Throughout 2017, major cryptocurrencies, such as Bitcoin and Ethereum, shot up in value so quickly and to such heights, that many were predicting the end of traditional money and the birth of a new type of billionaire. Now in 2018, cryptocurrency has had a comparatively quiet year, with values plunging in January and remaining relatively steady ever since.
2017’s huge gains were largely driven by people’s fear of missing out, which did nothing but inflate prices across the entire market. Like gold, the reason people wanted Bitcoin et al, is because everyone else wanted it. Now that the bubble has, if not burst, then deflated somewhat, where does that leave cryptocurrency and how much closer is it to being mainstream money?
People don't understand cryptocurrencies or how they work
There is a misconception that cryptocurrency is one thing, when in fact there are many different ones available. This is where it becomes confusing. “Bitcoin” has become shorthand for cryptocurrency, however Bitcoin is a brand name. Like Hoover. Or Band Aid. Litecoin, Ethereum, Zcash, Cash, Ripple and Monero are some of the other types of cryptocurrencies available, and while they are all built using the same blockchain technology, they are all independent from each other. In the same ways that the yen, the pound sterling and the rouble are all based on similar concepts, while being entirely independent of each other.
Part of why this problem exists is that cryptocurrencies are accepted as payment at so very few places in Australia, so there is a lack of familiarity with them. Cryptocurrency’s biggest hurdle is finding its way into the everyday transactions that people make – groceries, public transport, buying a coffee, going out for dinner. There are many retailers and services that claim to accept cryptocurrency, however finding one you’ve heard of before can be tricky. This trouble breaking through to the mainstream has been exacerbated by crypto’s use on the dark web and Bitcoin’s status as the unofficial currency of the black market. Shaking this image could be tough and it is in the financial status quo’s interests to keep crypto in the shadows.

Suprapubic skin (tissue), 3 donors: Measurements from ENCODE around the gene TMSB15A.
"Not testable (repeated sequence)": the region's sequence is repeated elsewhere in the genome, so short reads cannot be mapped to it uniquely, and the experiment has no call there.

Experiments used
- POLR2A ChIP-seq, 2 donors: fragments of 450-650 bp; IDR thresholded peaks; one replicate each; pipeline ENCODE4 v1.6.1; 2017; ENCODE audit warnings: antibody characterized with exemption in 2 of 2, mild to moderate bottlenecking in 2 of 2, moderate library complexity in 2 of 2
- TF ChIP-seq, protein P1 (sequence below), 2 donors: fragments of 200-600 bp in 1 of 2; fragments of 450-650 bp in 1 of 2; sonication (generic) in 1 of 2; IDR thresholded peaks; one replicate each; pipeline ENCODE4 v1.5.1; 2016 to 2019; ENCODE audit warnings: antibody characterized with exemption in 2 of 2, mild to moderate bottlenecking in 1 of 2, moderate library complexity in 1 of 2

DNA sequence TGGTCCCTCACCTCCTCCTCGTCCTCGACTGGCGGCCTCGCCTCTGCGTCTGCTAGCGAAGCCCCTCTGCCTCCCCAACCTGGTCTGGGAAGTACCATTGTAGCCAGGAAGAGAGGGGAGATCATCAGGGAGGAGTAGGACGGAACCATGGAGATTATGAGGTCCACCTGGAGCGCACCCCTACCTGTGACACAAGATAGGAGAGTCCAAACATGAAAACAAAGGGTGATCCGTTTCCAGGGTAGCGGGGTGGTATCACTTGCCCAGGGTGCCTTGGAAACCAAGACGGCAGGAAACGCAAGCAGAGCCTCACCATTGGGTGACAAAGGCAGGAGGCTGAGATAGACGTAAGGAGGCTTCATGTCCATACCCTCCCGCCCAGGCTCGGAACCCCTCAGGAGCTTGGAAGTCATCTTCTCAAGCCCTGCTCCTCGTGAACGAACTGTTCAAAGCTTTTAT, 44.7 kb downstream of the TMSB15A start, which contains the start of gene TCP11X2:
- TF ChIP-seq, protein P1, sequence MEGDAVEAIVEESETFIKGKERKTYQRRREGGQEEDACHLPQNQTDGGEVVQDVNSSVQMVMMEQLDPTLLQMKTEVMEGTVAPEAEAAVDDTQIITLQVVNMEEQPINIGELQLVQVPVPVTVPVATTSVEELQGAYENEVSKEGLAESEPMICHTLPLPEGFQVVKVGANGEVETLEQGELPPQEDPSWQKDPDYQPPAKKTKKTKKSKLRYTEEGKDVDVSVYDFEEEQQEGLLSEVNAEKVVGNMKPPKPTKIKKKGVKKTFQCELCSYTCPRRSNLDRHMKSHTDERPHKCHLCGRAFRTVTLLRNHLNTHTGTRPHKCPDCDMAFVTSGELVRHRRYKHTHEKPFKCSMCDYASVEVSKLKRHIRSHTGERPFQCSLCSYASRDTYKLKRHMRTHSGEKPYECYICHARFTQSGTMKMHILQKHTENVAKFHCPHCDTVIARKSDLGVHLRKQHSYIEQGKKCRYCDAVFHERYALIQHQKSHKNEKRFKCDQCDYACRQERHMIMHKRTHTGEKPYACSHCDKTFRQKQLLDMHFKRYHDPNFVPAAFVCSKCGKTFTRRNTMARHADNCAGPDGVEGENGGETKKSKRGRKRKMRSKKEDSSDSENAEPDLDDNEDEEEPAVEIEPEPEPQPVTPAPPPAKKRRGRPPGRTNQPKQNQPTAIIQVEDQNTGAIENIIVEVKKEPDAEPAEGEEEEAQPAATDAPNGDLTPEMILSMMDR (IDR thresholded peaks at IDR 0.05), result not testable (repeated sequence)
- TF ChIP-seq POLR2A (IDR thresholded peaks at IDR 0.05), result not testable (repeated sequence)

The future is still on the way
But this doesn’t mean that cryptocurrencies are dead in the water and forever doomed to be a curiosity. Traditional banks were conceived of long before the internet was even an idea and the last decade has seen them trying to retrofit their systems to accommodate new technology, new ways of doing business and the new ways people want to spend their money. Cryptocurrency is native to the internet and isn’t backed by something as tenuous as paper. The blockchain technology used to verify the transactions means that no one can simply make more if they need to, which will prevent them from being devalued as, like gold, cryptocurrencies retain their value based on their scarcity. As technology develops further, the speed at which transactions happen will outstrip the capabilities of banks to convert an analogue accounting system into a digital version, and cryptocurrencies’ strengths and usefulness will become more apparent.